Washington Post staff wage 24-hour strike to oppose low salaries and corporate restructuring

About 750 Washington Post newsroom reporters, printing, marketing staff and others launched a single day strike Thursday to protest the newspaper’s demands that they accept below-inflation pay raises and other attacks on their livelihood. The protest was launched by the Washington Post Guild-Communication Workers of America, which represents nearly 1,000 Post staffers in the Washington D.C. metropolitan area. 

Employees of the Washington Post picket outside the company's offices in downtown Washington, Thursday, Dec. 7, 2023 [AP Photo/Mark Schiefelbein]

The staffers union declares that they have “covered two wars, an insurrection, a pandemic, gun violence in America, climate disasters, two presidential campaigns and more” since their last contract. Despite this, “management has refused to bargain in good faith and repeatedly — and illegally — shut down negotiations over key issues.” The employees have been without a contract for nearly 18 months.

The walkout is the first the newspaper has seen in nearly half a century. Among the issues most important to the employees are “pay equity, raises that keep pace with inflation and our competitors, remote work policies, mental health supports, and a buyout package that seeks to reduce our workforce by 10 percent,” the guild’s letter states.

The publication has refused to budge. Last month, the newspaper announced its “last, best and final” offer to the staffers, refusing to engage any further.

The Washington Post, one of the key conduits of American ruling class propaganda, is among the largest and most powerful publications in the world. The corporation lives according to what it preaches, demanding its staff accept below-market pay increases and 240 buyouts of senior staff or it will make layoffs.

“I was hired seven years ago close to the minimum salary at the Washington Post for reporters,” said science and health writer Fenit Nirappil at the rally Thursday. According to the staff writer, “Every time I thought I got a good raise, I found out I was actually underpaid.” Others remarked online that the paper’s slogan “Democracy Dies in Darkness” was being “mocked by the lack of good faith negotiation and a contract.”

The Post, in an article on the coming layoffs, states:  “Among the areas expected to be most affected are the Metro [local] staff, where managers aim to trim a staff of 89 by nearly a quarter, including coverage areas such as education, transportation and social issues.”

“We overshot on expense,” said the Post’s interim CEO Patty Stonesifer in an internal meeting the newspaper cited from October. According to Stonesifer, the Post is “trying to right-size that to make sure we can plant the seeds and make the investments in the things that we need.”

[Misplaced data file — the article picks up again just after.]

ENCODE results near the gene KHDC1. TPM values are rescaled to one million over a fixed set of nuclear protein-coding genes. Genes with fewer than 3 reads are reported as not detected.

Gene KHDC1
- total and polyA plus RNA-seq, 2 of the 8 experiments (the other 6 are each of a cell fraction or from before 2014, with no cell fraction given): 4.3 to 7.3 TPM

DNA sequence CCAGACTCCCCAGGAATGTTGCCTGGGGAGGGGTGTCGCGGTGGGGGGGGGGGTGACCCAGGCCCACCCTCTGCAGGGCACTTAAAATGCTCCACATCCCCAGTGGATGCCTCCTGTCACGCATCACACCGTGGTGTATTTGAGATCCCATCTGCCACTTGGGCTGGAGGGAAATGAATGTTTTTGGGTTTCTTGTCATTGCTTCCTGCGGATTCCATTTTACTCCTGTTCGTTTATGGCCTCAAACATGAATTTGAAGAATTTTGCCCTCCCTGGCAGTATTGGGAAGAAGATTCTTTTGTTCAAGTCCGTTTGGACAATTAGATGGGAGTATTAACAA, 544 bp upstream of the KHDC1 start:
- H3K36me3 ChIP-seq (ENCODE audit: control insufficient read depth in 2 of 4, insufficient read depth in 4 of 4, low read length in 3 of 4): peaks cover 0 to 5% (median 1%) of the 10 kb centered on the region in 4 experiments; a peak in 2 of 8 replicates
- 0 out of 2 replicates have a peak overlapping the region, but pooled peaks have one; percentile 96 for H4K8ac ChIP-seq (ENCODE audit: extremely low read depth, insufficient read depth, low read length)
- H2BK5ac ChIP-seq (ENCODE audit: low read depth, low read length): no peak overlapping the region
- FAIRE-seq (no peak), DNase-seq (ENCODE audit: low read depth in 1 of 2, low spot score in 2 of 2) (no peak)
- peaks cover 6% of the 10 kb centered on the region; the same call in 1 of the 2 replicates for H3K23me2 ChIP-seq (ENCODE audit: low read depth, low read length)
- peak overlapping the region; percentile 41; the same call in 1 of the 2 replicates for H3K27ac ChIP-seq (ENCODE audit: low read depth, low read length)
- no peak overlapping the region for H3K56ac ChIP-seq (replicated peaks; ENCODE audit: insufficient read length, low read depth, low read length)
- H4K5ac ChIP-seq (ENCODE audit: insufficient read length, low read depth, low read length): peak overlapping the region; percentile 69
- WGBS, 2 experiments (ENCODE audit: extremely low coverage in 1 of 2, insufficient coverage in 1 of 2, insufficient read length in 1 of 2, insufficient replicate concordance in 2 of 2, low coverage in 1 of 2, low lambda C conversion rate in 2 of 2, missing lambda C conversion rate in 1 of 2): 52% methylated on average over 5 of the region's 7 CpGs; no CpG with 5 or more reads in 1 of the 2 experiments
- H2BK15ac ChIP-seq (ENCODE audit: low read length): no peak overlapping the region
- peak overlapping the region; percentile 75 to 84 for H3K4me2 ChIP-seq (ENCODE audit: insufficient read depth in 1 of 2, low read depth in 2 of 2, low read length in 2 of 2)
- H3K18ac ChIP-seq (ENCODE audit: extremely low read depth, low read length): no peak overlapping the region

The Post has expanded its news staff by nearly double since it was taken over in 2013 by Amazon founder Jeff Bezos, from just over 500 newsroom employees to more than 1,000 today. Meanwhile, the newspaper’s total digital subscriber base is less than 3 million people. It has lost nearly $70 million in ads revenue compared to its totals in 2021. 

At the time, Bezos’ acquisition was presented as if it were “freeing” the publication from the turbulence of the profit-driven marketplace. The World Socialist Web Site stated at the time that despite claims that Bezos would take a “hands off” approach to the newspaper’s functioning, the purchase “underscores the dominance of a small group of billionaires over all aspects of social and political life.”

The newspaper announced last year it would be looking for redundancies, eventually offering buyouts to 20 employees. At the beginning of 2023, Fred Ryan, a former Politico executive, stepped down as publisher. His job is set to be filled by former Wall Street Journal executive William Lewis. 

The strike emerges against a backdrop of growing crises in the news media industry and within the economy more broadly. Newsrooms from CNN to Gannett have gone through “several rounds of layoffs” writes the Post, while NPR announced the layoff of nearly 10 percent of its workforce this year. The strike occurred nearly a year after 1,000 New York Times staffers held their own one-day strike at American liberalism’s flagship publication.

Despite the growing militancy among workers in all sectors, the CWA-affiliated Washington Post Guild only called for a day-long walkout. Throughout the course of the 24-hour action, print, advertising and media workers were inundated with speeches from union executives and Democratic Party politicians. All of the various bureaucrats made the convenient trek from their lavish offices, headquartered throughout the District of Columbia, to give bombastic speeches and empty threats to “billionaires” knowing the strike would end in only a few hours.

The Post, which along with the New York Times is a key media mouthpiece of the Democratic Party in the United States, has promoted the trade union apparatus as a key tool for suppressing the genuine struggles of the workers they oversee.

This fact was acknowledged by a Post spokesperson, who told The Hill, “We will make sure our readers and customers are as unaffected as possible” for the duration of the walkout.